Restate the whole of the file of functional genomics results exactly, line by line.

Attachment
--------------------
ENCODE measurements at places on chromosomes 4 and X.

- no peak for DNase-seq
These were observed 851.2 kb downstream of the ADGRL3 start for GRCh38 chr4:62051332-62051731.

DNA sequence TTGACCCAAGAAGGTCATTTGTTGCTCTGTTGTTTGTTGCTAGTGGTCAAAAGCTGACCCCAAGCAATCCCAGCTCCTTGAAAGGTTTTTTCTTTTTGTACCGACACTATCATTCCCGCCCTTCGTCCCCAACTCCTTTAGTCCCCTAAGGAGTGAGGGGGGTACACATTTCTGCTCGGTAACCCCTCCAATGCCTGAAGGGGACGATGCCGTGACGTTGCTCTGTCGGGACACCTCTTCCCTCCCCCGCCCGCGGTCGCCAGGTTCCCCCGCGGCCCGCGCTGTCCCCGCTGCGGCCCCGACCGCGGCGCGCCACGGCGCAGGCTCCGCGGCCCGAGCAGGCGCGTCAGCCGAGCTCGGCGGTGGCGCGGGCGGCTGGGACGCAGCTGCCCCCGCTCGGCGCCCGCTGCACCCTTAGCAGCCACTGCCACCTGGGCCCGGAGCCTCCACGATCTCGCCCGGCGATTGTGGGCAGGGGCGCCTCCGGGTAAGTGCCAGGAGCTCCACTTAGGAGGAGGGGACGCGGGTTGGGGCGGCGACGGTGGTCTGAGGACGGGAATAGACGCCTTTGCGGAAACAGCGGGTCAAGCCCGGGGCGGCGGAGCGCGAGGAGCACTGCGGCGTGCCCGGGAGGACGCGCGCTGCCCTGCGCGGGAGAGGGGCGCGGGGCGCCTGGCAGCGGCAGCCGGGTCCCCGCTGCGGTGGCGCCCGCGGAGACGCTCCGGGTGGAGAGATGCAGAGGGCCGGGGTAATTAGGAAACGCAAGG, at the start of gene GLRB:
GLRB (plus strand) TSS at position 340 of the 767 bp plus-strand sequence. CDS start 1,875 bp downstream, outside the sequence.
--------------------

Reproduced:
ENCODE measurements at places on chromosomes 4 and X.

- no peak for DNase-seq
These were observed 851.2 kb downstream of the ADGRL3 start for GRCh38 chr4:62051332-62051731.

DNA sequence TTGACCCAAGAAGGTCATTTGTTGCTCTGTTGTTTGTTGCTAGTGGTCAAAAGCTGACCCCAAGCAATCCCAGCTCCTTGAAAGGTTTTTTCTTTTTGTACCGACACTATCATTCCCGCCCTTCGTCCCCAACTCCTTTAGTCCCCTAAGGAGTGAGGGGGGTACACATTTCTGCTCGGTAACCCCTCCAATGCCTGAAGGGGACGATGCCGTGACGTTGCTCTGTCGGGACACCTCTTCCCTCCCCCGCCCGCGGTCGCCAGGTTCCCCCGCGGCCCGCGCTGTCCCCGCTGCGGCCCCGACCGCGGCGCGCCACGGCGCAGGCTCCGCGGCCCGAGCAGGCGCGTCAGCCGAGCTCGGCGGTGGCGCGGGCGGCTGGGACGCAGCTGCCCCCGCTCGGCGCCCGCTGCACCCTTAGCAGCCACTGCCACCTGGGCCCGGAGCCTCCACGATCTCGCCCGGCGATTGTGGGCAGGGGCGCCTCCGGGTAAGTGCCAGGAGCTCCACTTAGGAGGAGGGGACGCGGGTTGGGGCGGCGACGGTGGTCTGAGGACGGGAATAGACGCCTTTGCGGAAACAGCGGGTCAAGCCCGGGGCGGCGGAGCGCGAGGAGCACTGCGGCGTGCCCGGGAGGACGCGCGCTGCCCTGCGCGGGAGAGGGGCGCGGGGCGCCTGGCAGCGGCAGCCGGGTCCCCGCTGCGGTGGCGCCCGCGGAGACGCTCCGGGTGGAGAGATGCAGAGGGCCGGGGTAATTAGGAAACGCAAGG, at the start of gene GLRB:
GLRB (plus strand) TSS at position 340 of the 767 bp plus-strand sequence. CDS start 1,875 bp downstream, outside the sequence.